External Monitor Resolution

Discussion in 'MacBook Air' started by wolfpackfan, Oct 17, 2015.

  1. wolfpackfan macrumors 68000

    Joined:
    Jun 10, 2007
    Location:
    Cary, NC
    #1
    Okay, I'm about to pull the trigger on finally buying an 11" MBA. We are going on a big trip in about 3 weeks and I really need to take a laptop with me and the MBA seems to meet all my needs. My question is, if I were to hook it up to an external monitor at home, what kind of screen resolution can I get? Right now I'm getting 1600x900 with my 2013 Mac mini. Will the MBA be close to this with an external monitor?
     
  2. SSD-GUY macrumors 6502a

    Joined:
    Sep 20, 2012
    Location:
    London, UK
    #2
    I have no problems getting even full HD (1920 x 1080), so 1600 x 900 will be fine.
     
  3. DeltaMac macrumors 604

    DeltaMac

    Joined:
    Jul 30, 2003
    Location:
    Delaware
    #3
    According to MacTracker app, the 2015 MBAir 11-inch, can support up to 3840 x 2160 pixels to an external display, and can run up to two Thunderbolt displays.
    All minis new since Early 2009 can support 2560 x 1600 pixels, or more, so you are also well within what your mini can support.
     
  4. Boyd01 macrumors 68040

    Boyd01

    Joined:
    Feb 21, 2012
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    New Jersey Pine Barrens
    #4
    Mine works fine with my antique Apple Cinema Display (circa 2004) at 1920 x 1200. :)
     
  5. wolfpackfan thread starter macrumors 68000

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    Jun 10, 2007
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    Cary, NC
    #5
    Thanks for all the replies. Just what I wanted to hear.
     
  6. chabig macrumors 68040

    Joined:
    Sep 6, 2002
    #6
    I am not sure that MacTracker (which I normally rely on) is correct in this case. Apple's MacBook Air specs page says, "Simultaneously supports full native resolution on the built-in display and up to 3840 by 2160 pixels on an external display, both at millions of colors." I run a single Thunderbolt display with my 11" Air and I can affirm that it supports simultaneous use of the internal display with the external Thunderbolt display. I doubt that it can drive two external Thunderbolt displays at the same time. I think that's reserved for the MacBook Pros.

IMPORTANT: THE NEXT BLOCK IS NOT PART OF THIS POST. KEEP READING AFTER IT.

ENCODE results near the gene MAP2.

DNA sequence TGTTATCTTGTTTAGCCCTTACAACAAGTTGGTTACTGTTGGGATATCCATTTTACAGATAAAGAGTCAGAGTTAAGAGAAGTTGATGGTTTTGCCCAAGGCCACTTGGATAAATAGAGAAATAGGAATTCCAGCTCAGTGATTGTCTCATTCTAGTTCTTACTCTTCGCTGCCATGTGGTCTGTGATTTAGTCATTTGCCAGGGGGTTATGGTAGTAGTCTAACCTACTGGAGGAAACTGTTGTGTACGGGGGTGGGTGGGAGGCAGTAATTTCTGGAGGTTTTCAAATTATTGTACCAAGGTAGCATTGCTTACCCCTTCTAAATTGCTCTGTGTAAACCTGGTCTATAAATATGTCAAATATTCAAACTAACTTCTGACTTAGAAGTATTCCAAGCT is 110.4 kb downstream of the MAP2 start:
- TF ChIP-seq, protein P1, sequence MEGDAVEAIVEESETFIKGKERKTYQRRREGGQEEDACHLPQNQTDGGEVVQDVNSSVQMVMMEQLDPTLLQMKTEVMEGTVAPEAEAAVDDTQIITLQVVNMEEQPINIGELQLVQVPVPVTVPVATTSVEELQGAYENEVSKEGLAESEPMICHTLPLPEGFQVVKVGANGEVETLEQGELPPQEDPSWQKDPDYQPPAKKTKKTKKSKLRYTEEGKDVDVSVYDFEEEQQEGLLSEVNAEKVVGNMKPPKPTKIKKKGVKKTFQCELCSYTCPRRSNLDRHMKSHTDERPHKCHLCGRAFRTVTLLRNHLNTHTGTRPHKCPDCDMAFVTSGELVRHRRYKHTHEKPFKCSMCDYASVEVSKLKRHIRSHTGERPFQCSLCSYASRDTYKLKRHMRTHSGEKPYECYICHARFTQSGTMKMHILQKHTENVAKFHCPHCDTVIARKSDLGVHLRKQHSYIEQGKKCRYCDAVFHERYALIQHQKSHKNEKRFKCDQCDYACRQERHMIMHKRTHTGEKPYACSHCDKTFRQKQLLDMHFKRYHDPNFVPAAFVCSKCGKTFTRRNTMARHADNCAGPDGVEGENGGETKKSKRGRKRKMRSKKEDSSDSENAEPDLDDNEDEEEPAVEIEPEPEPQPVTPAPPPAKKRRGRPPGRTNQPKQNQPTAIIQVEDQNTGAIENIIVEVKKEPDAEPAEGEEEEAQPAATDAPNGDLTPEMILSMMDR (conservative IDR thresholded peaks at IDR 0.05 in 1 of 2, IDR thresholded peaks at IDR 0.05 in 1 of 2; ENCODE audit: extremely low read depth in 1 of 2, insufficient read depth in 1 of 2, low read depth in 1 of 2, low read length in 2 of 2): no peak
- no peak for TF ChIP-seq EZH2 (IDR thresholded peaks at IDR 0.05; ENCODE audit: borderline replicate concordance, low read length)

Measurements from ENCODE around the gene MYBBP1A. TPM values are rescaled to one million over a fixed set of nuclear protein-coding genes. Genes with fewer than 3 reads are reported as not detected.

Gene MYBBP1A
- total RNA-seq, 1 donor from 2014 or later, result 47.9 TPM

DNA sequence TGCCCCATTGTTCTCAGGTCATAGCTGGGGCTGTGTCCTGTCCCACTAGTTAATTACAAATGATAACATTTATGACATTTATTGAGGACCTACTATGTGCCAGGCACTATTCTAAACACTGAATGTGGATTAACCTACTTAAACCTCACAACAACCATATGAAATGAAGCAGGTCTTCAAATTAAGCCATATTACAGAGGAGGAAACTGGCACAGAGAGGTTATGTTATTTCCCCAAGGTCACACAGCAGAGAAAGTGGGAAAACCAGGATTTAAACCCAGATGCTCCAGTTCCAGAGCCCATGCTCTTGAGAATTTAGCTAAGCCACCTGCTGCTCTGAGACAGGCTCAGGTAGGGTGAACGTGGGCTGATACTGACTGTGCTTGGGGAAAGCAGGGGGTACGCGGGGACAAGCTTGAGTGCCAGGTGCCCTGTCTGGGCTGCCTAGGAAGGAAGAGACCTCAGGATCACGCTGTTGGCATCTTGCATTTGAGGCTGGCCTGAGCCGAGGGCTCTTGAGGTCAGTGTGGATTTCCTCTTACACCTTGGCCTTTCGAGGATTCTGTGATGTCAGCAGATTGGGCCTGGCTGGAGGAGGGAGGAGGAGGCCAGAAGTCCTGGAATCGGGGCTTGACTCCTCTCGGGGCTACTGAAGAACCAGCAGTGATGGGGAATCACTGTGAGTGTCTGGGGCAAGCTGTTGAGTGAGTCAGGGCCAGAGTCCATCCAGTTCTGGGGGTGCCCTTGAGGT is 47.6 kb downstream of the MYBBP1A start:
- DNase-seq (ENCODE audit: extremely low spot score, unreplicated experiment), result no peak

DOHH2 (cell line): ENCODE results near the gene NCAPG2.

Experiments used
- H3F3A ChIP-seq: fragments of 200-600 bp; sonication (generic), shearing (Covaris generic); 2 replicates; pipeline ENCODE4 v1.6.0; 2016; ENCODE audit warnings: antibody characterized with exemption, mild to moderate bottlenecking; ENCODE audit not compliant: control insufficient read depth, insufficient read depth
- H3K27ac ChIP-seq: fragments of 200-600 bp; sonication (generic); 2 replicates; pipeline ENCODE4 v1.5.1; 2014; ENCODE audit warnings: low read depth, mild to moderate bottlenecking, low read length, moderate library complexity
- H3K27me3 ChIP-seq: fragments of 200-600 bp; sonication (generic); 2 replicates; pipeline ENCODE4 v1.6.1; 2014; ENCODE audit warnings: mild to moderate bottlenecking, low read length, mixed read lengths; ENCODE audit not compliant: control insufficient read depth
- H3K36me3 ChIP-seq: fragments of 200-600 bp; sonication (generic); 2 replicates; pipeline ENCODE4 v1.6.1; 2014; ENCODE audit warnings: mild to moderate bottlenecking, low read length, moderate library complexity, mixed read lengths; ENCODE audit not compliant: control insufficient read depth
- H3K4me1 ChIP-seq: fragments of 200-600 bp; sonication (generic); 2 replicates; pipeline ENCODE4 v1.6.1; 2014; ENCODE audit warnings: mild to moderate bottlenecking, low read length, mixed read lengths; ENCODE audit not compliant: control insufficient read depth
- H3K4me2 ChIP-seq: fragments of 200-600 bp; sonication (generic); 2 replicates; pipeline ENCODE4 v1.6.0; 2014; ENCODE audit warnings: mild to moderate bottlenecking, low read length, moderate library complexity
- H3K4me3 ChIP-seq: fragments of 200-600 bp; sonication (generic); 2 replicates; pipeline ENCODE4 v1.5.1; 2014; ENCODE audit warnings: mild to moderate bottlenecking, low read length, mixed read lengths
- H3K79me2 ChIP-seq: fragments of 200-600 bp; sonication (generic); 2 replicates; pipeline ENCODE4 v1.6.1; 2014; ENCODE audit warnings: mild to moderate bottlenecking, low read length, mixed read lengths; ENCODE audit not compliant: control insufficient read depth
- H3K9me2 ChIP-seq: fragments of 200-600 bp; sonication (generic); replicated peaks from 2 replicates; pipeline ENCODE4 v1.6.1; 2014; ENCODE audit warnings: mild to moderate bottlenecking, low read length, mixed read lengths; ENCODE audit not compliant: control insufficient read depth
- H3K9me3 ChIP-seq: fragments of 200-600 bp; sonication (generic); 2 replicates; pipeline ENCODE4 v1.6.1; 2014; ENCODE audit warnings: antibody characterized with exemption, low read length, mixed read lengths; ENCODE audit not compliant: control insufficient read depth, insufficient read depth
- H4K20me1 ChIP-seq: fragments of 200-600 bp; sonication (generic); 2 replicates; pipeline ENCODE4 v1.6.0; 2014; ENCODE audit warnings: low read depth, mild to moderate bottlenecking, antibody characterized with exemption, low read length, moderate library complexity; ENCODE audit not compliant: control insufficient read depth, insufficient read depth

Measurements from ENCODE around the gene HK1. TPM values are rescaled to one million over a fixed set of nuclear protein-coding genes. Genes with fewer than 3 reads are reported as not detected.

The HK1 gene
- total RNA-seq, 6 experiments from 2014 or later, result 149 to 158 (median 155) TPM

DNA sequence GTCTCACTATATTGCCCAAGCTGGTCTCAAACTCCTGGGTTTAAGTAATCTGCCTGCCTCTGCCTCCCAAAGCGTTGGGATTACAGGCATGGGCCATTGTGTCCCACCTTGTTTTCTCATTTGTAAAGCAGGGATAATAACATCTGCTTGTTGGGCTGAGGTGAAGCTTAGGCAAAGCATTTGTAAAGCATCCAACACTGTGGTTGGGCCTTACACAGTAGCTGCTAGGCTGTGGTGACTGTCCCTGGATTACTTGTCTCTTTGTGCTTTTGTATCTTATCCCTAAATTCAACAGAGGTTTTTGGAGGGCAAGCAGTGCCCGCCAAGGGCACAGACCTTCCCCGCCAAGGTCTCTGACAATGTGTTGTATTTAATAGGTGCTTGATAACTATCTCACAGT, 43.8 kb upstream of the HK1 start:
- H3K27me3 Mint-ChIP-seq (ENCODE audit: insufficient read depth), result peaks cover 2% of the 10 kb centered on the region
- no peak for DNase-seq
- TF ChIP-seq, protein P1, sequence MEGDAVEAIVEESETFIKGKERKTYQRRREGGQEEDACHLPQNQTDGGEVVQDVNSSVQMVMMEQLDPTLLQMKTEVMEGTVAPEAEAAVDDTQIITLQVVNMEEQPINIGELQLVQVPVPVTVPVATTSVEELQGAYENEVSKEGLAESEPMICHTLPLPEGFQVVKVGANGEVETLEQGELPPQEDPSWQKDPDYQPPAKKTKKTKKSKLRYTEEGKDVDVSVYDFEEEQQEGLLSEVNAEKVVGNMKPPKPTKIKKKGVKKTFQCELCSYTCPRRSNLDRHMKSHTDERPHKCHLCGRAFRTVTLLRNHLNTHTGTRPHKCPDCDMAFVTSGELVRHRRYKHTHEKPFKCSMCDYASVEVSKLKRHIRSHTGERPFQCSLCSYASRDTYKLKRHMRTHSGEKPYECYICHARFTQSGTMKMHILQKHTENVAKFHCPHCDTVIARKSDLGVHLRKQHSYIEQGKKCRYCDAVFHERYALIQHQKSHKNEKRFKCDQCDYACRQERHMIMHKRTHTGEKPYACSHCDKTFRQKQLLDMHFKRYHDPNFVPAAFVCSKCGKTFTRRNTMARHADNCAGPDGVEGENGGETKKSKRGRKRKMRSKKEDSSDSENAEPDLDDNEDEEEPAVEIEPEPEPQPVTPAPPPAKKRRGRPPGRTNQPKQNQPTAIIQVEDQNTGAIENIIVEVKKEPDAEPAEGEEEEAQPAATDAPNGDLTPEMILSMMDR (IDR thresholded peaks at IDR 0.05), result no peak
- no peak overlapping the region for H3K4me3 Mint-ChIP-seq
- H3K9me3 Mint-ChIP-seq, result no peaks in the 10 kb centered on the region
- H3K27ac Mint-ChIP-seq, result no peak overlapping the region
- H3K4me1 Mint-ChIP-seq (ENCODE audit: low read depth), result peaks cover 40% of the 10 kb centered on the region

7. Boyd01 macrumors 68040

    Boyd01

    Joined:
    Feb 21, 2012
    Location:
    New Jersey Pine Barrens
    #7
    I think it can drive two thunderbolt displays. I've always read that was the only way to directly use two external monitors on my 2013 MBA (aside from special adapters).
     
  8. gnasher729 macrumors P6

    gnasher729

    Joined:
    Nov 25, 2005
    #8
    According to Apple's website, one external monitor up to 3840 x 1920 resolution.
     
  9. Boyd01 macrumors 68040

    Boyd01

    Joined:
    Feb 21, 2012
    Location:
    New Jersey Pine Barrens
    #9
    It appears that the MBA gained support for dual daisy-chained thunderbolt displays in 2012. See this: http://arstechnica.com/apple/2012/06/new-macbooks-can-manage-many-many-monitors/
    ________________________________________________________________________________

    The number of displays that Thunderbolt-equipped Macs can drive is dependent largely on the capabilities of the GPU and the Thunderbolt controller chip installed. The Intel HD Graphics 4000 GPU in the 2012 MacBook Air supports a total of three displays (up from the two supported by last year's HD Graphics 3000) and the Thunderbolt controller used by both the Air and the Retina MacBook Pro, the DSL3510L, also supports two display outputs. Because the Air only has one physical Thunderbolt port, however, the only way to support the maximum number of monitors is to daisy-chain Thunderbolt displays
     
  10. DeltaMac macrumors 604

    DeltaMac

    Joined:
    Jul 30, 2003
    Location:
    Delaware
    #10
    Look again. :D
    Apple actually says the MacBook Air (11-inch, Early 2015) can support 3840 by 2160 pixels on an external display, simultaneously with full native resolution on the internal display.
    And, this page states that the MacBook Air (Mid 2012) and later, can support up to two connected Apple Thunderbolt Displays.
     

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